By Michael Moedler and Hélène Pora
Collaboration between end users and suppliers on single-use technologies (SUTs) has increased tremendously in the past few years. Training, however, could benefit significantly from collaborative efforts between SUT suppliers and end users. Despite vendors’ extensive efforts to ensure the integrity of single-use systems and components during their assembly and packaging, damage leading to leakage can occur throughout the SUT life cycle, especially when bioprocess containers are handled improperly during shipment, interim storage, unpacking, installation, and ultimately operation.
To meet current good manufacturing practice (CGMP) requirements and ensure process quality, SUT operators must have high-quality training in handling, installing, and operating single-use production systems. Yet it has become increasingly difficult to provide such instruction. SUT adoption continues to grow as the biopharmaceutical market expands, and as many COVID-19 vaccines and other novel medicines move through phase 3 clinical trials to market approval, demand for well-trained SUT operators is growing faster than existing training infrastructures and methods can cope with.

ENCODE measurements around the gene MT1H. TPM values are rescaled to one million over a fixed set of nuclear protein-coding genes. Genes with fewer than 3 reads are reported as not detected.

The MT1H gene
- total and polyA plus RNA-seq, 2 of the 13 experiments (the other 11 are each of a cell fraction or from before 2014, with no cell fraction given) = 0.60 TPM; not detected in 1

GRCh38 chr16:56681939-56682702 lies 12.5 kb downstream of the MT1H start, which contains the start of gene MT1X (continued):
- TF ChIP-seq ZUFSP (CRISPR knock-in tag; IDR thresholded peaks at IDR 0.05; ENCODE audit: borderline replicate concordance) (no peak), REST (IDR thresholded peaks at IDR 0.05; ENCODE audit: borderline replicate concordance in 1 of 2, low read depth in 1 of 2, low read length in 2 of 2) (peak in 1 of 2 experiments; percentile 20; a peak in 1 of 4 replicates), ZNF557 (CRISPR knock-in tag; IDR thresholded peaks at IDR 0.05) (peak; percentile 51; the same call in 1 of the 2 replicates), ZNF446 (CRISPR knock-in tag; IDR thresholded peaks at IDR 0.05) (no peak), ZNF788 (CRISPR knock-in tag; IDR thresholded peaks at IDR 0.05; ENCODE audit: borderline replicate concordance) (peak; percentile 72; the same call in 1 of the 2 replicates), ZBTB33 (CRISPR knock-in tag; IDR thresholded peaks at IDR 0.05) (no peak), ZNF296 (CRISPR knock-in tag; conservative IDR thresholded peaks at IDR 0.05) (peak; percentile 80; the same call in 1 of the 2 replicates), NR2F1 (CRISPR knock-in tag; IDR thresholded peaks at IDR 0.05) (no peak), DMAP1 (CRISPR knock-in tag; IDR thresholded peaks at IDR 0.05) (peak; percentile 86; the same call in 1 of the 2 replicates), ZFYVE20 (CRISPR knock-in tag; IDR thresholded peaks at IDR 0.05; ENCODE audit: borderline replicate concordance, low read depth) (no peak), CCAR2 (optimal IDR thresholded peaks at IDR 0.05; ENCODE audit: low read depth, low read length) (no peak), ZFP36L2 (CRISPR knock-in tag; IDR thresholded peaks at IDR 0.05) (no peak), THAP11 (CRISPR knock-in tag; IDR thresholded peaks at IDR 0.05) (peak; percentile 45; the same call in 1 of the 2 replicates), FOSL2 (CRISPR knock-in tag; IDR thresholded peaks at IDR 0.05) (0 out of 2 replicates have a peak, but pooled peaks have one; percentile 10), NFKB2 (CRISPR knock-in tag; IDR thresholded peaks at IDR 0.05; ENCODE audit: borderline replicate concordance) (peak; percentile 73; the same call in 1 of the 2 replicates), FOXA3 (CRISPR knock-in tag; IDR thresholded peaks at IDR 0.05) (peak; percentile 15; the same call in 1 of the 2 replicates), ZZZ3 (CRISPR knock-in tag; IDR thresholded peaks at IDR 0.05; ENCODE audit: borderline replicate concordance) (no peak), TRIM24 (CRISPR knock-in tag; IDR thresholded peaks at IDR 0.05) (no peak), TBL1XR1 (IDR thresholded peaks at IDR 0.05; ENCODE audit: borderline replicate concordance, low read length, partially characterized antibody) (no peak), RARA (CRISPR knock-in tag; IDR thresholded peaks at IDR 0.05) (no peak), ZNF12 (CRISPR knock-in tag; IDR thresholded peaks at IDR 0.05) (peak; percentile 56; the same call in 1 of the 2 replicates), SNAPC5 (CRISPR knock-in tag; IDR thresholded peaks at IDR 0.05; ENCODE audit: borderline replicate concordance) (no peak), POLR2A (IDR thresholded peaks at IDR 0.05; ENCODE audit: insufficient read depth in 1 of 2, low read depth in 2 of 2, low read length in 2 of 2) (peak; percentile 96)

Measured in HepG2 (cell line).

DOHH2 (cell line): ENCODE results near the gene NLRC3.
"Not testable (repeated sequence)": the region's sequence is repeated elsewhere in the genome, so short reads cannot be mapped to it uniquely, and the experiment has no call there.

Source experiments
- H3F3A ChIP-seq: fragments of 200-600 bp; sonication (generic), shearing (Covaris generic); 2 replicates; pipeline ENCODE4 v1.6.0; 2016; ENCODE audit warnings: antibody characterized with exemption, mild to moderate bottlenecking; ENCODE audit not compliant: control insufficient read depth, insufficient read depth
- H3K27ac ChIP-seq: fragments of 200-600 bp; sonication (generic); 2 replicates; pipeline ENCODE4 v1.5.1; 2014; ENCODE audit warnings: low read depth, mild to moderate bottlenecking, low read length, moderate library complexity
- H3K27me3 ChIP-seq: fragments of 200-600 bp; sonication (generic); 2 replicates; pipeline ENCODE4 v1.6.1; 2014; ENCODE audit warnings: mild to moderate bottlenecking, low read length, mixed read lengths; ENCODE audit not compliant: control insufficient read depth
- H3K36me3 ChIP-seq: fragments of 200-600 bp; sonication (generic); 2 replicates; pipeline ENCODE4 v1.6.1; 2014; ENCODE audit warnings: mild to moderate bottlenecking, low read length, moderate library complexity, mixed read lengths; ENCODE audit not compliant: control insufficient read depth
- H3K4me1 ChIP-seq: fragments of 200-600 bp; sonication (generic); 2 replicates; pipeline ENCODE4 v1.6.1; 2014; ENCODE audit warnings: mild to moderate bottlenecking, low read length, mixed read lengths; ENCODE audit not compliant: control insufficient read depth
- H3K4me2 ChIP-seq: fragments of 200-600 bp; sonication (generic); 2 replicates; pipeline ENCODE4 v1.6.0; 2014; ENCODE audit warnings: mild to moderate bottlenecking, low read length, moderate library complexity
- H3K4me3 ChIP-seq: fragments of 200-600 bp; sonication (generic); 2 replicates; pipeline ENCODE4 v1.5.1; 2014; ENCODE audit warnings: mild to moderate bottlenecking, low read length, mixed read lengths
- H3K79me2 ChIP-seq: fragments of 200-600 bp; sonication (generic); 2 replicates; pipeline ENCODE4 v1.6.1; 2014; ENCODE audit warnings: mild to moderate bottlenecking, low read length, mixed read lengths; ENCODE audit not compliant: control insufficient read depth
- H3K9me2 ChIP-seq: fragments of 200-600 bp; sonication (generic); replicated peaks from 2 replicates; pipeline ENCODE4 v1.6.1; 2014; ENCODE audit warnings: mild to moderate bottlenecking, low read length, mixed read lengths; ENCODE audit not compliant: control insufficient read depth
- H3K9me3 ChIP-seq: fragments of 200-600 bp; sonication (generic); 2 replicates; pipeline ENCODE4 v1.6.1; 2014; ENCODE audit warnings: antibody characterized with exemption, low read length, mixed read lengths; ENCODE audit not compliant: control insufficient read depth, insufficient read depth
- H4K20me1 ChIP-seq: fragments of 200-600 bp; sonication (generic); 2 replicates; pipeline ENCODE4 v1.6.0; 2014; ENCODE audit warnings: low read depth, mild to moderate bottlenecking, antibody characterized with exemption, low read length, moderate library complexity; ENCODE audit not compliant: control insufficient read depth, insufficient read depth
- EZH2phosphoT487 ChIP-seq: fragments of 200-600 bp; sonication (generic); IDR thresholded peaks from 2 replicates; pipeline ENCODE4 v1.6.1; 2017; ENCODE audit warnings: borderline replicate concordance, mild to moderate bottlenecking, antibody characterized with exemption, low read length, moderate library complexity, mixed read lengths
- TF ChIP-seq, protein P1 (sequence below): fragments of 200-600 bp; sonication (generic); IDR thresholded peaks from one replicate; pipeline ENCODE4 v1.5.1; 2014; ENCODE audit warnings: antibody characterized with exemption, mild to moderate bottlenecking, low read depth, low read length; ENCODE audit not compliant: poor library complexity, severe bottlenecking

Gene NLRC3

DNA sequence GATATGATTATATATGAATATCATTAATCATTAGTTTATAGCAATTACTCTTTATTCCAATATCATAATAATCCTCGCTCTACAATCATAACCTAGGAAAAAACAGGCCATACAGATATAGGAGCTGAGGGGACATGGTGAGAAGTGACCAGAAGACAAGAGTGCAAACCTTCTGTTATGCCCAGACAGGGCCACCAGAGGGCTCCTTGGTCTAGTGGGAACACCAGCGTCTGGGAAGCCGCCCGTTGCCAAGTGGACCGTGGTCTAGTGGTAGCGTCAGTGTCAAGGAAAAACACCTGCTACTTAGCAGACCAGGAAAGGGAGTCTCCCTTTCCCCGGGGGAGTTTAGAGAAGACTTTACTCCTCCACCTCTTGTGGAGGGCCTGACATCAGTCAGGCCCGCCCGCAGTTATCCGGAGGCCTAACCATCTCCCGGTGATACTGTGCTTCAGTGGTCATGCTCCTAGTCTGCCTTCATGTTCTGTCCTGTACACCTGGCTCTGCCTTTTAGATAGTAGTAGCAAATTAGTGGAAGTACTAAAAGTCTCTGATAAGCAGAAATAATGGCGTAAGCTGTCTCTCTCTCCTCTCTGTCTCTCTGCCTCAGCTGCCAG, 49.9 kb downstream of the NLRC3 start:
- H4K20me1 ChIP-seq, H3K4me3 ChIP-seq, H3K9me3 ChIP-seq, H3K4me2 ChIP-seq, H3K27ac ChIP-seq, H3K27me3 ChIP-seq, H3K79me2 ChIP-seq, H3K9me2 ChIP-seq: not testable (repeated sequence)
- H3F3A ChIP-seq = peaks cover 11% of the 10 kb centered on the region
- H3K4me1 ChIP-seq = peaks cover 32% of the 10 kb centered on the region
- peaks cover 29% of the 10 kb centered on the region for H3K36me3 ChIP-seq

SUT implementation requires a different skill set than that needed for traditional stainless-steel equipment: Operators must be trained on the unpacking, visual inspection, installation, inflation/leak testing, sterile connection, disconnection/disassembly, and disposal of contact items to prevent system/component damage and to minimize contaminations that can cause manufacturing failures.
In this paper we explore a combination of teaching methodologies that facilitates engaging and efficient training of SUT users of all skill levels.
BioProcess International Vol.20 (1-2)si January – February 2022